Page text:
On the morning of February 2, the NTSB told Dave Whittle’s team at Barksdale that they estimated that no more than 5 to 10 percent of the shuttle would have survived reentry. KSC’s Ed Mango looked at the map on the wall—already populated with hundreds of pushpins marking phoned-in debris sightings—and knew that things didn’t add up. Mango, along with astronauts Jerry Ross and Dom Gorie, drove to Lufkin to investigate first-hand. Gorie made some calls and secured the use of four Army National Guard helicopters to scout the debris field, the extent of which was still unknown.

Mango took one helicopter to Chireno, Texas, where someone had reported finding a tire in their field. How could a piece of rubber survive a hypersonic breakup and reentry? It seemed incredible. The landowner then told Mango that something else had landed in the adjacent farm. Mango found it.

It was a locker from Columbia‘s crew module—and most of its contents were still intact.

Meanwhile, Jerry Ross flew to Louisiana to check out an unusual sighting near Ft. Polk. People had heard loud sonic booms. A US Forest Service team drove around the area to check things out. They passed a water-filled puddle and then noticed: mud was splashed forty feet high on the surrounding trees.

This was not a puddle. It was an impact crater. Ross instantly recognized part of a shuttle engine powerhead poking above the water in the hole.

The national news media and volunteer searchers swelled the towns in East Texas. The population of Hemphill, Texas doubled almost overnight as people came to help with the search. By the end of the second day, searchers had found the remains of two more of Columbia‘s crew. The next day, two more crew members were located. Hopes ran high that the last two crew members would be found soon.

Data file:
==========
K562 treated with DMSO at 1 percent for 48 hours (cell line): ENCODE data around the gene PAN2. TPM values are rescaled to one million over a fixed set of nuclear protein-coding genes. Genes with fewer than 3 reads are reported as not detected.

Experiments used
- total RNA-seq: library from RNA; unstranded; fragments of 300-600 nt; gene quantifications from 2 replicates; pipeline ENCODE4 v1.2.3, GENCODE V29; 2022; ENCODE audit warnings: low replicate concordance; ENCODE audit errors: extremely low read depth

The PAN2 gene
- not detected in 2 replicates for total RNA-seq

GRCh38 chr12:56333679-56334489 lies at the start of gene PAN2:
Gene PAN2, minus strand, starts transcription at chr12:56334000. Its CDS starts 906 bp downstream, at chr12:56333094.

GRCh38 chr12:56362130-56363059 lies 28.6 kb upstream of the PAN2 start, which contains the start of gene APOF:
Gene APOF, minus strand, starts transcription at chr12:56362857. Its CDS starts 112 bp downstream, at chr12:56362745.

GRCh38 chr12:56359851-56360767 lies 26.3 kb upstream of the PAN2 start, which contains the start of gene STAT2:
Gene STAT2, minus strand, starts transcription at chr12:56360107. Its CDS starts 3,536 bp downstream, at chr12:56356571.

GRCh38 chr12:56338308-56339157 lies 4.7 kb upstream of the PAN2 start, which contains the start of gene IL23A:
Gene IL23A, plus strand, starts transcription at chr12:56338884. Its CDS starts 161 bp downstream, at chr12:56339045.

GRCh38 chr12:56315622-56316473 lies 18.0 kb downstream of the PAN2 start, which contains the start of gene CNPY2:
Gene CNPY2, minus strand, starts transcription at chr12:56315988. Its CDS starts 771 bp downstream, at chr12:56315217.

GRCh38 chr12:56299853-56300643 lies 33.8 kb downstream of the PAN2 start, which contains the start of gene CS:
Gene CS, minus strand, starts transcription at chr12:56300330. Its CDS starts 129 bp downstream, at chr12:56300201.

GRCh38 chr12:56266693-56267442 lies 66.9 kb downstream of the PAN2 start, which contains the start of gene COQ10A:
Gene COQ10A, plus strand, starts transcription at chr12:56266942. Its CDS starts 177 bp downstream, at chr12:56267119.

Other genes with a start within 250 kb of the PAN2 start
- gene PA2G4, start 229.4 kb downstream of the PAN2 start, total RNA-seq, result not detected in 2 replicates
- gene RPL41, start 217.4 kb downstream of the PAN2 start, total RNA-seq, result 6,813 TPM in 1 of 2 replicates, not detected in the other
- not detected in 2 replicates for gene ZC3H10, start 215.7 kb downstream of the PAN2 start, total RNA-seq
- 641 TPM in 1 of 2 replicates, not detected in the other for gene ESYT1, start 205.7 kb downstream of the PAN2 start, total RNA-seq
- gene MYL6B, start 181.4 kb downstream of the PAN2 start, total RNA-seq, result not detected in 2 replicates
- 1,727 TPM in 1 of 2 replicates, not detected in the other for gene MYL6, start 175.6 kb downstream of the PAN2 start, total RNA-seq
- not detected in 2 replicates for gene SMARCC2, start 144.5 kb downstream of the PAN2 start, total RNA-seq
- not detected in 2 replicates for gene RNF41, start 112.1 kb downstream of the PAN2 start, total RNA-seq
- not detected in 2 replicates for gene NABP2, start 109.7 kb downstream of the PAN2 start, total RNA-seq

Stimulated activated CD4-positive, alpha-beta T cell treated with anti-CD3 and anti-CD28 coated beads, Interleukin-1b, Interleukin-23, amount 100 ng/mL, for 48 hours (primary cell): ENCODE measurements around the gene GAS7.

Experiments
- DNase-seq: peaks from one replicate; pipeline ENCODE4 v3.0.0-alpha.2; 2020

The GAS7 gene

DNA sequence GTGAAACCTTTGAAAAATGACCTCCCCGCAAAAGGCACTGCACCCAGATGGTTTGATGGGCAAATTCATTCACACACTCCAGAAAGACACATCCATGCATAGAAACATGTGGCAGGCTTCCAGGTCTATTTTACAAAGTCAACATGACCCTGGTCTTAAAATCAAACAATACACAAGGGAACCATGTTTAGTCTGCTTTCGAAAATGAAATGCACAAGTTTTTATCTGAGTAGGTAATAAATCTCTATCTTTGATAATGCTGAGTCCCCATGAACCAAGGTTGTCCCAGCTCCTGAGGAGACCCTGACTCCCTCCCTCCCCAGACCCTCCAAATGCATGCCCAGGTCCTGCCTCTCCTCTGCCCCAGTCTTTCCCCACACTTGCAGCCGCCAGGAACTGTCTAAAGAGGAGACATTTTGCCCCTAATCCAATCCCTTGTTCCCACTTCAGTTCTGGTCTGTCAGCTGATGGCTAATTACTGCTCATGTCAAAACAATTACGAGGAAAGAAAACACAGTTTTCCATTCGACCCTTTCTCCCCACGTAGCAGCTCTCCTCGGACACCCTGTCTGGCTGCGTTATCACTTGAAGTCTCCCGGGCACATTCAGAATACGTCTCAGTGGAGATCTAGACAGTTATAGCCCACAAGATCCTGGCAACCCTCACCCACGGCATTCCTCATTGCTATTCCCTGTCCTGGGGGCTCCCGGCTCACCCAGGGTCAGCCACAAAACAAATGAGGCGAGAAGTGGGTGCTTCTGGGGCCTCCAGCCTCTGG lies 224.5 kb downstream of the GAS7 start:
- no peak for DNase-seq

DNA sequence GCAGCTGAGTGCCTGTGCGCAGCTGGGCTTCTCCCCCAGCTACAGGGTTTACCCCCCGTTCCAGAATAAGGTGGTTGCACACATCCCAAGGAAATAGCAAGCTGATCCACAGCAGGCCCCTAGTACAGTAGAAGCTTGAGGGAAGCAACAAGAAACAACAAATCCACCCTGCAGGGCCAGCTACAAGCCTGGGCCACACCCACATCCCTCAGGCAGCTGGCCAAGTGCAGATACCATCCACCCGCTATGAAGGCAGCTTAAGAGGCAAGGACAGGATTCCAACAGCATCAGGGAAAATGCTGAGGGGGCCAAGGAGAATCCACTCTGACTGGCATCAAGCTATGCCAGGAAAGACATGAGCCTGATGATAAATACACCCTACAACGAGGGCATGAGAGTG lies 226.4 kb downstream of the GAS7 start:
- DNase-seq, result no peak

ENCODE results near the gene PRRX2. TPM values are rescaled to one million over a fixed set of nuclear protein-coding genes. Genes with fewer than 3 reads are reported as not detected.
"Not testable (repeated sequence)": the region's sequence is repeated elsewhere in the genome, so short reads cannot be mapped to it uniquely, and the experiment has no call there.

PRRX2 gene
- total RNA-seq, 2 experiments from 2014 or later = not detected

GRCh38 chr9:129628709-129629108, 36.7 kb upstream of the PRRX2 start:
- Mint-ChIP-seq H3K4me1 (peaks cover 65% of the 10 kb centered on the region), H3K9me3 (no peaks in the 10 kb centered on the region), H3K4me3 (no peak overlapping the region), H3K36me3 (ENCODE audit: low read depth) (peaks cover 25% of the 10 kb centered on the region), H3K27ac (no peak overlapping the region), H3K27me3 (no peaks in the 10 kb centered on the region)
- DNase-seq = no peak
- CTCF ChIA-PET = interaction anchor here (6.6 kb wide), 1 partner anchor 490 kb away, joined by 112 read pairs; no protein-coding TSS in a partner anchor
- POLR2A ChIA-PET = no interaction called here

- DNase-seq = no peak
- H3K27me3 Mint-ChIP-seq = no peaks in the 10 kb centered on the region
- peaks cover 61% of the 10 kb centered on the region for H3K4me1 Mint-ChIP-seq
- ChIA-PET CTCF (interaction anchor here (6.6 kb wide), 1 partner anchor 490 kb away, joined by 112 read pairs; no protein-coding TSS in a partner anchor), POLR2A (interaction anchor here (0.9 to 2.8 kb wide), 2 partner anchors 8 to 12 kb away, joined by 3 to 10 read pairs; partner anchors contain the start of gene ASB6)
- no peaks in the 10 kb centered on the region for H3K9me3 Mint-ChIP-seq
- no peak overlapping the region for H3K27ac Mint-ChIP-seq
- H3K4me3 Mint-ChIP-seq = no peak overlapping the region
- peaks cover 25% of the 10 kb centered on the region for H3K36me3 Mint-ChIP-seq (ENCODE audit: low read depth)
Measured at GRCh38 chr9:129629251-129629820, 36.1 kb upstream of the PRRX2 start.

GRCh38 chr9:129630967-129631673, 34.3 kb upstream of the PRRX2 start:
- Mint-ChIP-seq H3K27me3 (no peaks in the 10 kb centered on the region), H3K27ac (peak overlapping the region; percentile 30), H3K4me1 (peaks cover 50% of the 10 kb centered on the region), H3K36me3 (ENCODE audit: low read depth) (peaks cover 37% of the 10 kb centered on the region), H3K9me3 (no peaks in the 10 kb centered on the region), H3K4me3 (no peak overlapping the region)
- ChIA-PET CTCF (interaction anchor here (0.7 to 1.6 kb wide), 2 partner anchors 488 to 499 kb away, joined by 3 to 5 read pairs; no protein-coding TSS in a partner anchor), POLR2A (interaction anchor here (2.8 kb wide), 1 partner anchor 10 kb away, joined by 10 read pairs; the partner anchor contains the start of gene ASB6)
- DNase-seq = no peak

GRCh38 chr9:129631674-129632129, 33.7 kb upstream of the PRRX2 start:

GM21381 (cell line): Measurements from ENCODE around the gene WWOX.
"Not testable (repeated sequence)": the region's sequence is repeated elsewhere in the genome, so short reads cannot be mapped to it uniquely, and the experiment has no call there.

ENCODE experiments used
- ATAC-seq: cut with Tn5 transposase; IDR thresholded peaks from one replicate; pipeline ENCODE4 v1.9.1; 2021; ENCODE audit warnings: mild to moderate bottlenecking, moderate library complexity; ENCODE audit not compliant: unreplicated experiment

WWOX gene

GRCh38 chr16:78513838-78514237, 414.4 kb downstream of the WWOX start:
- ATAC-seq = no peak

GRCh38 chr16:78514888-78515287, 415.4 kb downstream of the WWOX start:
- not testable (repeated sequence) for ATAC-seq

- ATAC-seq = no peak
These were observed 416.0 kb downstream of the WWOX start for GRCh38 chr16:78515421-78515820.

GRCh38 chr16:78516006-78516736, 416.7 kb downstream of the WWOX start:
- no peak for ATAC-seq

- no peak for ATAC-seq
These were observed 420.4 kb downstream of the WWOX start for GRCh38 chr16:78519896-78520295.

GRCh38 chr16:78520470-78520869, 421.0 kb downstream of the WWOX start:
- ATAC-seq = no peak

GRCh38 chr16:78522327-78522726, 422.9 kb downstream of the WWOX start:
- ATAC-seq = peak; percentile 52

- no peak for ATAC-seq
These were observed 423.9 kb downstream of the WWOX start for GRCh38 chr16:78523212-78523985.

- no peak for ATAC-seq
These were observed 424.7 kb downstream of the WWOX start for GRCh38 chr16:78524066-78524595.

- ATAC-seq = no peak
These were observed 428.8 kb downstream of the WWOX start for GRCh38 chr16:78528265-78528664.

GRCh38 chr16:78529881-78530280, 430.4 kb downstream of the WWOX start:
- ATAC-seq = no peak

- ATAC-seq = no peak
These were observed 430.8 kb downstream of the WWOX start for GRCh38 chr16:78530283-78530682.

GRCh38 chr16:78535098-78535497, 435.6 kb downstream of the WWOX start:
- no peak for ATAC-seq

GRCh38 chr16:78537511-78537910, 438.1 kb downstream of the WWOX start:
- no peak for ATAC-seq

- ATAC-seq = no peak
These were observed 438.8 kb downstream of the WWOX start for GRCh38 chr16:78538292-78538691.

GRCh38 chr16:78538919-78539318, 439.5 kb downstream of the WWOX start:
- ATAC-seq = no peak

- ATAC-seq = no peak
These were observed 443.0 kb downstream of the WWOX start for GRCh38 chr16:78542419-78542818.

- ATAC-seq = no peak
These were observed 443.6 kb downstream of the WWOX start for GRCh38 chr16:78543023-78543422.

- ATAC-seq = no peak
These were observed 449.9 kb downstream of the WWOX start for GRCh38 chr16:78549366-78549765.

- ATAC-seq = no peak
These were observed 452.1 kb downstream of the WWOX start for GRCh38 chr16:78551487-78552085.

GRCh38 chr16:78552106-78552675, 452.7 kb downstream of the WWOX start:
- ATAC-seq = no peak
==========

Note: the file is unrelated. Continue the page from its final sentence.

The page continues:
Next time: The CAIB

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The Salvation Army provided food for the hundreds of command center personnel at the Lufkin Civic Center. (Photo by Jan Amen)

The Sky Is Falling

February 1, 8:05 a.m. CST
Deep East Texas

While the team at Kennedy Space Center wondered where Columbia was, the citizens of Deep East Texas wondered what terrible disaster was being visited upon them from the sky. It was the supreme moment of parallel confusion.

People were waking up to a chilly, foggy Saturday morning.  Starting just after 8 a.m., the ground began shaking and the air was filled with a sound that was impossible to describe. A continuous cavalcade of staccato booms and blasts lasted several minutes. Houses shook to their foundations. Windows vibrated so violently that people thought they would break.

In Sabine County, US Forest Service law officer Doug Hamilton was convinced it was Judgment Day. He opened the front door of his house, prepared to meet Jesus.

Less than a year and a half after the attacks of September 11, 2001, timber sale forester Greg Cohrs wondered if a terrorist nuclear blast had destroyed Houston or New Orleans.

In the small town of Hemphill, near the border with Louisiana, children and their parents were gathered in the barn of the youth arena for the first-day weigh-in for the county’s livestock show. The open-sided building began to shudder and shake as the sound of “sonic booms times one thousand” tore the air. Elementary school teacher Sunny Whittington ran outside and saw dozens of smoke trails—some corkscrewing across the sky, others continuing straight. Her husband speculated that two planes has collided above the town.